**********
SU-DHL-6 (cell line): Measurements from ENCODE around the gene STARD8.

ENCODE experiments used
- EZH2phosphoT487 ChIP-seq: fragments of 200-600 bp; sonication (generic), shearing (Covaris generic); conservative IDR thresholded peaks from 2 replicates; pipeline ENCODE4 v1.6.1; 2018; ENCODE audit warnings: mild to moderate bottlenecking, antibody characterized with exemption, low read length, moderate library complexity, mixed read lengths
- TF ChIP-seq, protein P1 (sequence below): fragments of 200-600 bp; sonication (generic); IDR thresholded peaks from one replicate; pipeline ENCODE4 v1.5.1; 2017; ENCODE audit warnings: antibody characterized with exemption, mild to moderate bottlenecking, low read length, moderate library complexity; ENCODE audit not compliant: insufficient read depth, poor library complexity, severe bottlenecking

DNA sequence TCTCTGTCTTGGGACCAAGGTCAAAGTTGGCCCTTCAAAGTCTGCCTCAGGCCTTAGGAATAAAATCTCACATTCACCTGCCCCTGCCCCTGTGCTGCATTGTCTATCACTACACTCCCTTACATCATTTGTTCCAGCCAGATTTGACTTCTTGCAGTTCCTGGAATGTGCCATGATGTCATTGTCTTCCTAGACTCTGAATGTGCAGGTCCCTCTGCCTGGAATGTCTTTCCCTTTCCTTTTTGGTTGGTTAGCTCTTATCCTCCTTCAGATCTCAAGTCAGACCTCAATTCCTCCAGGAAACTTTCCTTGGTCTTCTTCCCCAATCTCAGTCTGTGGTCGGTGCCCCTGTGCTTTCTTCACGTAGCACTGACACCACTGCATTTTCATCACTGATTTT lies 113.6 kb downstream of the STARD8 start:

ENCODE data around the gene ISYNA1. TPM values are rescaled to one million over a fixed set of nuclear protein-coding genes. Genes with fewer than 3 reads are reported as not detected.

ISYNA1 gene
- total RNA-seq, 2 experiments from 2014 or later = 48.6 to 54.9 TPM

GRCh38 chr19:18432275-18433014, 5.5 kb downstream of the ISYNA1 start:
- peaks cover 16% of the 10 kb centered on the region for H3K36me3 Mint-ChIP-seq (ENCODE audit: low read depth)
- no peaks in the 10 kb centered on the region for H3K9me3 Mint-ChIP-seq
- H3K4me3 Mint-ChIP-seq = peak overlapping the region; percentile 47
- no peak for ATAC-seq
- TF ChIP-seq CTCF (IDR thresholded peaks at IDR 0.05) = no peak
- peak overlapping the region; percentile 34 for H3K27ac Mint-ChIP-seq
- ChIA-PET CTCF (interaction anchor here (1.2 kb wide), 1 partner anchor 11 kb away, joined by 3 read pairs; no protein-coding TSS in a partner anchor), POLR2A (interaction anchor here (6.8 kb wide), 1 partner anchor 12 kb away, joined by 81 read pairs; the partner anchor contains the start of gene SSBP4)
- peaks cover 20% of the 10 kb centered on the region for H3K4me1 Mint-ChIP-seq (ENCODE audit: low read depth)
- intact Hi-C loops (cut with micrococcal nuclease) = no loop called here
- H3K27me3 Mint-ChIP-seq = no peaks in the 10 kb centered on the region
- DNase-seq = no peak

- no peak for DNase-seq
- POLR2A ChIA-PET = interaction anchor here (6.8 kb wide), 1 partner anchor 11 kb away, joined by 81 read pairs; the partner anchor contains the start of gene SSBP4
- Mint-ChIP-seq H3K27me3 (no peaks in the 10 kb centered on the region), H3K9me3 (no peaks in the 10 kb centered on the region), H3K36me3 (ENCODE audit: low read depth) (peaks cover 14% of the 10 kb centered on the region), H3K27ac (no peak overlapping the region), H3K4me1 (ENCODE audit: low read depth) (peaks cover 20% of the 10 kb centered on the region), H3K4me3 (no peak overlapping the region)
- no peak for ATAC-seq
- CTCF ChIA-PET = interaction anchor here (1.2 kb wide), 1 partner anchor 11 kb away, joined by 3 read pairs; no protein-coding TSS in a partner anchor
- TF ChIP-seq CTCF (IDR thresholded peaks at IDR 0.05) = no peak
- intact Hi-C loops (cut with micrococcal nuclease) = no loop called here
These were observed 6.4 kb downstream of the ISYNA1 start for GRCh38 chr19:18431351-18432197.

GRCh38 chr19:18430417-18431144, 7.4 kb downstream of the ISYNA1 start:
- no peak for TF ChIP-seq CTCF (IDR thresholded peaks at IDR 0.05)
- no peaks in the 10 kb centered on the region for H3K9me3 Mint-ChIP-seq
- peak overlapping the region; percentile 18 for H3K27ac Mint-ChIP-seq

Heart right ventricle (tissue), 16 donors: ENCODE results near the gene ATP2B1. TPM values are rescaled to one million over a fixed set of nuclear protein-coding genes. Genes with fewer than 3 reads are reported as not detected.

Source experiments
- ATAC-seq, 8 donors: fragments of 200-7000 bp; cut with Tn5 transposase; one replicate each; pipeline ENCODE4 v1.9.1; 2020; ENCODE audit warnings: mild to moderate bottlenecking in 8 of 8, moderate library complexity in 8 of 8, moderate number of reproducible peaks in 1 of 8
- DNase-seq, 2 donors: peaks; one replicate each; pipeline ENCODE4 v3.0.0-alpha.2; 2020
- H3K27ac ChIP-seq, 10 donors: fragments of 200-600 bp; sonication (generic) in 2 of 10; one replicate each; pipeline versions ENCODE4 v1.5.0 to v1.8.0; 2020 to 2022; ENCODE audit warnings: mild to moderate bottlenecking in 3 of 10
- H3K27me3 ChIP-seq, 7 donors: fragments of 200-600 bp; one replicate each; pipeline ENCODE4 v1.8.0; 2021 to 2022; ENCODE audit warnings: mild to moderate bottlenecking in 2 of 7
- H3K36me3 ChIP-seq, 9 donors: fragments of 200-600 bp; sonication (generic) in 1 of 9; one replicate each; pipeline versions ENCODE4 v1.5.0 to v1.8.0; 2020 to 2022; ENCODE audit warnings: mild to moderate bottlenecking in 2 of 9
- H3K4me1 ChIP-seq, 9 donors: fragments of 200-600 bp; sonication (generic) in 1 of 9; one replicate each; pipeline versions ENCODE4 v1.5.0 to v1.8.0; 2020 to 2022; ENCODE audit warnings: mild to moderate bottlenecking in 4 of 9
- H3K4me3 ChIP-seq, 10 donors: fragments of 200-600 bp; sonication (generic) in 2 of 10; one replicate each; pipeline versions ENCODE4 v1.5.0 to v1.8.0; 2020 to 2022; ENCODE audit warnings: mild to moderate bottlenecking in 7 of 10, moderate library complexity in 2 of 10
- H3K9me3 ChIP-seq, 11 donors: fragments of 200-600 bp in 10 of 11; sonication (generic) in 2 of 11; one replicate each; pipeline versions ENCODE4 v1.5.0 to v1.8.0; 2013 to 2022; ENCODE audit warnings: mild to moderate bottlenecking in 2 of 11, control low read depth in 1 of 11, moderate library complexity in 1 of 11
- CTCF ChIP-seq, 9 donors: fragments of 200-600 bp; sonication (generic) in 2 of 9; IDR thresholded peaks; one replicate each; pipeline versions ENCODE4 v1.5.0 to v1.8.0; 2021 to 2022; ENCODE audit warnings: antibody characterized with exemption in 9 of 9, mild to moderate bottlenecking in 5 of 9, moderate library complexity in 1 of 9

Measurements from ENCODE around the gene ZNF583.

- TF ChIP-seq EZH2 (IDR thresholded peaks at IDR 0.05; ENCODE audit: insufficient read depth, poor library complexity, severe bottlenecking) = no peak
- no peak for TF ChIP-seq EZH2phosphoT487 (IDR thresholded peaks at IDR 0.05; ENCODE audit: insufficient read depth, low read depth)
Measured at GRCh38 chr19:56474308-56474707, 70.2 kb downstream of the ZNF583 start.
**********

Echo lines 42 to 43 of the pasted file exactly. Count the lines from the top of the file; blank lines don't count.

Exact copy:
- H3K9me3 ChIP-seq, 11 donors: fragments of 200-600 bp in 10 of 11; sonication (generic) in 2 of 11; one replicate each; pipeline versions ENCODE4 v1.5.0 to v1.8.0; 2013 to 2022; ENCODE audit warnings: mild to moderate bottlenecking in 2 of 11, control low read depth in 1 of 11, moderate library complexity in 1 of 11
- CTCF ChIP-seq, 9 donors: fragments of 200-600 bp; sonication (generic) in 2 of 9; IDR thresholded peaks; one replicate each; pipeline versions ENCODE4 v1.5.0 to v1.8.0; 2021 to 2022; ENCODE audit warnings: antibody characterized with exemption in 9 of 9, mild to moderate bottlenecking in 5 of 9, moderate library complexity in 1 of 9